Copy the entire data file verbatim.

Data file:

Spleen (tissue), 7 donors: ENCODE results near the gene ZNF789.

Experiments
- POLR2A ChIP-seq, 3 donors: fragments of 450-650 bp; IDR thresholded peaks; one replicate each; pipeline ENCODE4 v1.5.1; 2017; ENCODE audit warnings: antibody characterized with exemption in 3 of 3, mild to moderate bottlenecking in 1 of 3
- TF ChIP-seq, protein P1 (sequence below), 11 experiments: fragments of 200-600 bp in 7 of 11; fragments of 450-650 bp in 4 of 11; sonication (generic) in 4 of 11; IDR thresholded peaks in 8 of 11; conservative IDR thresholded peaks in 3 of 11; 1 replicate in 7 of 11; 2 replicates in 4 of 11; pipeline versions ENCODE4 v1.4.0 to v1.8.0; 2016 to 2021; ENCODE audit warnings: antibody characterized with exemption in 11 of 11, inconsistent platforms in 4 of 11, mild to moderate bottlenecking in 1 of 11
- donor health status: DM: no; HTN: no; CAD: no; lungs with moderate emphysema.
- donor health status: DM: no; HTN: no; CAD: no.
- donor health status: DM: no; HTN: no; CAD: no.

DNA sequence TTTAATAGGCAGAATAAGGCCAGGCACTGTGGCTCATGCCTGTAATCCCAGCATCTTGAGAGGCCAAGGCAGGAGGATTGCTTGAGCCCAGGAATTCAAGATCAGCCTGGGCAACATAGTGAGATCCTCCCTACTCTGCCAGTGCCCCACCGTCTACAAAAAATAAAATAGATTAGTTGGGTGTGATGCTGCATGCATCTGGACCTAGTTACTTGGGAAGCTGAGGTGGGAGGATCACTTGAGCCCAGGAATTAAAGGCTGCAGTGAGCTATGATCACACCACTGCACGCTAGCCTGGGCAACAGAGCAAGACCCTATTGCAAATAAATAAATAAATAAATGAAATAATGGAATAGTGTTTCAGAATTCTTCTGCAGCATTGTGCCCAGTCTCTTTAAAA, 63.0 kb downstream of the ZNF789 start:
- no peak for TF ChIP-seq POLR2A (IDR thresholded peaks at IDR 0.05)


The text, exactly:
Spleen (tissue), 7 donors: ENCODE results near the gene ZNF789.

Experiments
- POLR2A ChIP-seq, 3 donors: fragments of 450-650 bp; IDR thresholded peaks; one replicate each; pipeline ENCODE4 v1.5.1; 2017; ENCODE audit warnings: antibody characterized with exemption in 3 of 3, mild to moderate bottlenecking in 1 of 3
- TF ChIP-seq, protein P1 (sequence below), 11 experiments: fragments of 200-600 bp in 7 of 11; fragments of 450-650 bp in 4 of 11; sonication (generic) in 4 of 11; IDR thresholded peaks in 8 of 11; conservative IDR thresholded peaks in 3 of 11; 1 replicate in 7 of 11; 2 replicates in 4 of 11; pipeline versions ENCODE4 v1.4.0 to v1.8.0; 2016 to 2021; ENCODE audit warnings: antibody characterized with exemption in 11 of 11, inconsistent platforms in 4 of 11, mild to moderate bottlenecking in 1 of 11
- donor health status: DM: no; HTN: no; CAD: no; lungs with moderate emphysema.
- donor health status: DM: no; HTN: no; CAD: no.
- donor health status: DM: no; HTN: no; CAD: no.

DNA sequence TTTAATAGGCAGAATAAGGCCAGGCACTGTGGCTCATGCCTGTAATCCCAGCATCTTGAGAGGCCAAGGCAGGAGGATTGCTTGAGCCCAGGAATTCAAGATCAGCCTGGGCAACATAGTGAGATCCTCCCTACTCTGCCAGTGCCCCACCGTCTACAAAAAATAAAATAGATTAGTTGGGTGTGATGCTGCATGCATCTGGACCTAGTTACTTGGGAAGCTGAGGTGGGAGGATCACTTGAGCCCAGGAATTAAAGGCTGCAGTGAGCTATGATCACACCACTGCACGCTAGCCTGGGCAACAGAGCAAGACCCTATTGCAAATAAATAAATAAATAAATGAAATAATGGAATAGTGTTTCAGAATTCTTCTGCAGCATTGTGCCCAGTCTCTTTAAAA, 63.0 kb downstream of the ZNF789 start:
- no peak for TF ChIP-seq POLR2A (IDR thresholded peaks at IDR 0.05)